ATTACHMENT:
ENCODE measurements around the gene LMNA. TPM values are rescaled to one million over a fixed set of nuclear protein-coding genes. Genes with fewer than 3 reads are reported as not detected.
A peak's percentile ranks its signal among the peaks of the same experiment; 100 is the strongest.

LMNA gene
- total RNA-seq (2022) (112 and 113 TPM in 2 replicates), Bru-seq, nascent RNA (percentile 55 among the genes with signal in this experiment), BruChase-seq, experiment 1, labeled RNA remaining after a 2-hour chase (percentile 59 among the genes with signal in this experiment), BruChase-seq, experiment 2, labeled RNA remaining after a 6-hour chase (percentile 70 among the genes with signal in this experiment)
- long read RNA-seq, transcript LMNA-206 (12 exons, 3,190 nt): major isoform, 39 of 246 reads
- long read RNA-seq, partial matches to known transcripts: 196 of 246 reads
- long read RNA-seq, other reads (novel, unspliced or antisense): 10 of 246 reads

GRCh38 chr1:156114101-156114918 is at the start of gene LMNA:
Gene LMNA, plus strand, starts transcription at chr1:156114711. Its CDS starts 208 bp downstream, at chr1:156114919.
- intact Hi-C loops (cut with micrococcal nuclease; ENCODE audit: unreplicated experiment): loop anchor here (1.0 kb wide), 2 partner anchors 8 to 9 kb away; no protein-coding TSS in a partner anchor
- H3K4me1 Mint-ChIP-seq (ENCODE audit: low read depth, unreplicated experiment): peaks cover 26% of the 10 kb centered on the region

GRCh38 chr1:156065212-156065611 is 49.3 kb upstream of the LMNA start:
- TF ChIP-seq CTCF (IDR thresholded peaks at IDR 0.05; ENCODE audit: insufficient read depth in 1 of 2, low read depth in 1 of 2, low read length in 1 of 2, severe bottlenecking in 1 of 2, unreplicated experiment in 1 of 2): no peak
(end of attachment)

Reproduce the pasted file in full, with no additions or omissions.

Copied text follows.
ENCODE measurements around the gene LMNA. TPM values are rescaled to one million over a fixed set of nuclear protein-coding genes. Genes with fewer than 3 reads are reported as not detected.
A peak's percentile ranks its signal among the peaks of the same experiment; 100 is the strongest.

LMNA gene
- total RNA-seq (2022) (112 and 113 TPM in 2 replicates), Bru-seq, nascent RNA (percentile 55 among the genes with signal in this experiment), BruChase-seq, experiment 1, labeled RNA remaining after a 2-hour chase (percentile 59 among the genes with signal in this experiment), BruChase-seq, experiment 2, labeled RNA remaining after a 6-hour chase (percentile 70 among the genes with signal in this experiment)
- long read RNA-seq, transcript LMNA-206 (12 exons, 3,190 nt): major isoform, 39 of 246 reads
- long read RNA-seq, partial matches to known transcripts: 196 of 246 reads
- long read RNA-seq, other reads (novel, unspliced or antisense): 10 of 246 reads

GRCh38 chr1:156114101-156114918 is at the start of gene LMNA:
Gene LMNA, plus strand, starts transcription at chr1:156114711. Its CDS starts 208 bp downstream, at chr1:156114919.
- intact Hi-C loops (cut with micrococcal nuclease; ENCODE audit: unreplicated experiment): loop anchor here (1.0 kb wide), 2 partner anchors 8 to 9 kb away; no protein-coding TSS in a partner anchor
- H3K4me1 Mint-ChIP-seq (ENCODE audit: low read depth, unreplicated experiment): peaks cover 26% of the 10 kb centered on the region

GRCh38 chr1:156065212-156065611 is 49.3 kb upstream of the LMNA start:
- TF ChIP-seq CTCF (IDR thresholded peaks at IDR 0.05; ENCODE audit: insufficient read depth in 1 of 2, low read depth in 1 of 2, low read length in 1 of 2, severe bottlenecking in 1 of 2, unreplicated experiment in 1 of 2): no peak